Chef’s Choice: Garry Kanfer’s Kissaki Restaurants Take You on an Omakase Journey

Garry Kanfer
Garry Kanfer (Courtesy of Kissaki)

In a society where choices of food, clothing and technology are virtually limitless, it seems to run counter to logic to not make the decision to get what you want. But maybe we should all try to let go sometimes, and let someone else guide us toward a new adventure. After all, when it comes to cuisine, abandoning the familiar can result in memorable meals and experiences.

Restaurateur Garry Kanfer wants to be your guide. He wants his guests to leave their comfort zone when they visit his sushi restaurant, Kissaki, which specializes in omakase, and put their trust in the sushi chef.

Translated to English, omakase literaly means, “I’ll leave it to you.” That is precisely what sets omakase apart from any other sushi meal.

“I first tried an omakase in 2008 or so,” says Kanfer. “It wasn’t a true omakase experience, but I was hooked, and I began to find omakases at lunchtime or whenever I could. It is a fantastic way to enjoy the art of sushi.”

Kanfer was born in Uzbekistan. His family settled there after his grandparents escaped Poland, following Nazi Germany’s invasion of their country. He came to the United States when he was 7 years old.
He now owns Big Drop Media, a digital advertising and marketing agency that specializes in building brands. Big Drop is headquartered in New York City but also has offices in Los Angeles, Miami and Europe.

Kanfer, a serial entrepreneur, opened his first Kissaki location in Manhattan’s Bowery in late 2019. The celebration was short-lived.

“We opened 45 days before the pandemic,” says Kanfer. “We had to come up with new ideas right away to help build the business.”

Kanfer oversaw Kissaki’s overnight transformation to a rapid production takeout operation solely designed to deliver donated meals to New York’s frontline healthcare professionals.

“We made a name for ourselves, but what really made us famous was the Omakase To-Go Boxes,” says Kanfer. “That is a unique concept and it continues to be very popular.”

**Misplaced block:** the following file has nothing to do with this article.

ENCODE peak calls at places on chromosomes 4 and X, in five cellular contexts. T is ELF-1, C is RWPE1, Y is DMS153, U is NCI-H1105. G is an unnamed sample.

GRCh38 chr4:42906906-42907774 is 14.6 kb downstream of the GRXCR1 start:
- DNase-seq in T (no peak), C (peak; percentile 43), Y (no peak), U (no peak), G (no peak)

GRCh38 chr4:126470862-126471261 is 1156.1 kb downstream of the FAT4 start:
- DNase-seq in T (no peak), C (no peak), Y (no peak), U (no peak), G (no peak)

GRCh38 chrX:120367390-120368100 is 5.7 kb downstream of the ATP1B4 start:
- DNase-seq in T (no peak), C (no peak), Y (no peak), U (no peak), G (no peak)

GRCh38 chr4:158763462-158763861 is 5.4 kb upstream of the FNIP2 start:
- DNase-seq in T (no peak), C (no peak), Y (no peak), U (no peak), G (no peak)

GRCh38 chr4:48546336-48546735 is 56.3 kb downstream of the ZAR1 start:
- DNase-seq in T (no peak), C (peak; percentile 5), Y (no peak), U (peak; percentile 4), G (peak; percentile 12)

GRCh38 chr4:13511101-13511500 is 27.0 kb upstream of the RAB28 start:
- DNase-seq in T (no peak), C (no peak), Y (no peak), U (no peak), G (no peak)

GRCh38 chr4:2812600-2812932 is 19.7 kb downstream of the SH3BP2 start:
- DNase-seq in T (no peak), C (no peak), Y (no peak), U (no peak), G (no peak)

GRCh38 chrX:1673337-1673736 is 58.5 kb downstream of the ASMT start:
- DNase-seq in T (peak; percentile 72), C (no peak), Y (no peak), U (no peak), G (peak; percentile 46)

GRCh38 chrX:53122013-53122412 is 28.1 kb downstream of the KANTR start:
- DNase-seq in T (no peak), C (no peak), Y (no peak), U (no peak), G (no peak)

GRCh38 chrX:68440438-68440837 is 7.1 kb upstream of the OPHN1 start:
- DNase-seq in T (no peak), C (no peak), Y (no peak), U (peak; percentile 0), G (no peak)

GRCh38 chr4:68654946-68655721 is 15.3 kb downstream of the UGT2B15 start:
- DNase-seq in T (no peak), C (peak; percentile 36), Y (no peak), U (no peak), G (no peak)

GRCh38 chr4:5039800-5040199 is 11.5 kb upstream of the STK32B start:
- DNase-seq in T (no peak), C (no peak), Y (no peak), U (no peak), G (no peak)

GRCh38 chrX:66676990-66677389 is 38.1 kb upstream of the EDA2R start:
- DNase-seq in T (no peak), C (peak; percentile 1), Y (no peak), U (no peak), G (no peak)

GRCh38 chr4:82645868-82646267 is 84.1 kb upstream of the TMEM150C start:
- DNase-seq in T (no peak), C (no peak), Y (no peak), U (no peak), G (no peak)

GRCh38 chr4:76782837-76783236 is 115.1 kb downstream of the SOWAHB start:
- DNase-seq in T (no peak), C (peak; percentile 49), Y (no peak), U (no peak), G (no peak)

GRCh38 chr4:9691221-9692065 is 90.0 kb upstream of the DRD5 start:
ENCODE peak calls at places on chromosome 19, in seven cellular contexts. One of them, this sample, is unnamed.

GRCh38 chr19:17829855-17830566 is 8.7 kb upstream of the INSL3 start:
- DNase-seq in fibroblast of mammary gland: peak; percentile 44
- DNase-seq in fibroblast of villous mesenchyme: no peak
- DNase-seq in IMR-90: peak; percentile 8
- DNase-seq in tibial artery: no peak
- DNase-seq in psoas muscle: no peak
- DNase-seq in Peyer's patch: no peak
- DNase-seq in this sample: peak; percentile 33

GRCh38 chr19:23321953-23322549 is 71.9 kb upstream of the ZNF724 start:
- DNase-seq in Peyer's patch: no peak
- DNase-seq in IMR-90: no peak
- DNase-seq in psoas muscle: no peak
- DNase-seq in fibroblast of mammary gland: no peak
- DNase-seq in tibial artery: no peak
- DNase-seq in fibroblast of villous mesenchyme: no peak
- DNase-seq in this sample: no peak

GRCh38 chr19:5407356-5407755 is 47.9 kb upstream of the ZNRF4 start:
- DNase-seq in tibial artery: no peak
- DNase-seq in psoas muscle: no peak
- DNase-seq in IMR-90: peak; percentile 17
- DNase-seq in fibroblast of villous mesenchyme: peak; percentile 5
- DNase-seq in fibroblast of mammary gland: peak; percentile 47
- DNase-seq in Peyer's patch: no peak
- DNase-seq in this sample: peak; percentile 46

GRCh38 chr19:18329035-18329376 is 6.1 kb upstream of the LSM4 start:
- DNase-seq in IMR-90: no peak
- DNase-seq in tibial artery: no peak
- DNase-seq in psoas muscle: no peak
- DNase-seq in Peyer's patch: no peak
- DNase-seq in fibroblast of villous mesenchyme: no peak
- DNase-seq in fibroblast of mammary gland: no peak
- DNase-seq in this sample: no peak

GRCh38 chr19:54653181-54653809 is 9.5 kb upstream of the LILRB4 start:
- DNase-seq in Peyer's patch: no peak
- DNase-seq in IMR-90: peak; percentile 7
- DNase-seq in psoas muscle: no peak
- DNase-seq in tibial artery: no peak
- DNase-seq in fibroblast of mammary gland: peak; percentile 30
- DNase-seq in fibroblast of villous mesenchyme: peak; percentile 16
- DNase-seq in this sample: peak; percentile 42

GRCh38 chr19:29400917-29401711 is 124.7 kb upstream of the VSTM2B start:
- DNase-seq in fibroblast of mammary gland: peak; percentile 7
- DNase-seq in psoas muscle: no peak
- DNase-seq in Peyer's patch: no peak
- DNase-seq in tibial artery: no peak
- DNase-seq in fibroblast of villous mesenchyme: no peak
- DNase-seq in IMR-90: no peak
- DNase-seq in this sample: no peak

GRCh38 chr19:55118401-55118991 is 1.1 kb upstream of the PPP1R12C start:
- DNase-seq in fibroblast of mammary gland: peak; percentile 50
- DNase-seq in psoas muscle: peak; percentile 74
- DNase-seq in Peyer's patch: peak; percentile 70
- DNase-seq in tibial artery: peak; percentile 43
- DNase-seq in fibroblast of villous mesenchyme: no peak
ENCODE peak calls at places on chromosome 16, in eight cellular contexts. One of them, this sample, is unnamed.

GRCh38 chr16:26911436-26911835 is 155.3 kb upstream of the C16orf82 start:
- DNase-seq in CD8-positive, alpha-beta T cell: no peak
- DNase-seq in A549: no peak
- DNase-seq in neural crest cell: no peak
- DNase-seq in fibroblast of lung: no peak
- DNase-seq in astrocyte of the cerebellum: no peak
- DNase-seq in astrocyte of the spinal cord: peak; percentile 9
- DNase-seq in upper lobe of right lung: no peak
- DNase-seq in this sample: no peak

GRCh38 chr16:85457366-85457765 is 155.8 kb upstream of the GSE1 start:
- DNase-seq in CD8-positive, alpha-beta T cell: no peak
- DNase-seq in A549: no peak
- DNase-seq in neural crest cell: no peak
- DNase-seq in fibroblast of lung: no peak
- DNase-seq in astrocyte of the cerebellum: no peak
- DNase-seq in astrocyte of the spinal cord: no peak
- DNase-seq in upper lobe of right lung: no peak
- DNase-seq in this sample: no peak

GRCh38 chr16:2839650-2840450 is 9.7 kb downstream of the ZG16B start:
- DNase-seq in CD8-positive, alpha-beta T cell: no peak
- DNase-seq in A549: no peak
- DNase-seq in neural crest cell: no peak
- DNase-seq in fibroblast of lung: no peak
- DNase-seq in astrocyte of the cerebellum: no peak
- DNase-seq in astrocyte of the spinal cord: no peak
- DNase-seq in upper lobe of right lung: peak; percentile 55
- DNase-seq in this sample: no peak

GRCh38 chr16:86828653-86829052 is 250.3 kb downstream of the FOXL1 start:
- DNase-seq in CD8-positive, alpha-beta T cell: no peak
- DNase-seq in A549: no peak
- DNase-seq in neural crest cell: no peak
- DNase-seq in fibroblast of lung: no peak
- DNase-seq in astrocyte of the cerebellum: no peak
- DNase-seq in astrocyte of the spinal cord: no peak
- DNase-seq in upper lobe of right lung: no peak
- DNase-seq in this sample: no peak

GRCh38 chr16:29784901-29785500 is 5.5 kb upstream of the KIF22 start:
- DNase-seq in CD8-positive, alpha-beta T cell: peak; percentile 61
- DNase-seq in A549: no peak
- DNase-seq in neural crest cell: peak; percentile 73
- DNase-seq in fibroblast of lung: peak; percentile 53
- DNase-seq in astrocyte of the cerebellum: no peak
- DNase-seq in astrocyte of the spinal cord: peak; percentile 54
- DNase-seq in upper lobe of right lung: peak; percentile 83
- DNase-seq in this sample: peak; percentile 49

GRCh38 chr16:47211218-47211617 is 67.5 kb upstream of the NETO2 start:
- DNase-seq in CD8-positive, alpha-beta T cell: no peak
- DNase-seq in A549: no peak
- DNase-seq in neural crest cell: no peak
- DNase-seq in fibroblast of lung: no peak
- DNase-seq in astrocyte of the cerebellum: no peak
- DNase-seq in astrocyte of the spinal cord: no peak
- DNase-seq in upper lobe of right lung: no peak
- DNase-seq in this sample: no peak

Kanfer’s culinary team, led by Executive Chef Chris Jaeckle, believes in honoring and sharing traditional Japanese cuisine with the world.

“Chef Jaeckle’s dedication and diversified experience has led to his true calling — running his own kitchen consulting practice that blends Chris’ passion and curiosity for foods of the world with his ingrained understanding of what it means to operate a trustworthy restaurant that consistently delivers top-notch hospitality and quality cuisine,” says Kanfer.

The business has grown and now includes Water Mill, Bowery, Upper West Side and Greenwich, Conn., locations and an O by Kissaki flagship in East Hampton, with new locations coming to Manhasset and also Miami.

The response from customers has been so great that Kanfer was also able to open Kamasu by Kissaki at Hudson Yards and Saishin at Gansevoort Rooftop.

Quality is critical and the food at Kissaki is focused on mindful sourcing, seasonality and quality. These principles guide the design of Kissaki’s menu, which always looks to present guests with an unforgettable experience.

“We concentrate on fish that are in season,” says Kanfer.

The omakase experience is very intimate as well. Although Kissaki has a full dining room, its omakase is only served at the sushi bar. The sushi chefs take you on a trip, explaining each new offering and serving the sushi in a well-planned order.

“Our chefs are right in front of our guests, preparing their food and then taking the time to describe each dish,” says Kanfer. “It is an incredible education in the tradition of sushi and the skill and dedication it takes to become an accomplished sushi chef.”

Kanfer believes it is difficult to convince someone who will not eat raw fish to try sushi. But to those who are fish lovers, true omakase is something that must be experienced.

“I believe omakase is the best way to enjoy sushi,” says Kanfer. “It is something we want to expose our guests to, and help them open up to a new way to eat sushi. It can change the way they think of sushi forever.”

Todd Shapiro is an award-winning publicist and associate publisher of Dan’s Papers.


More from Our Sister Sites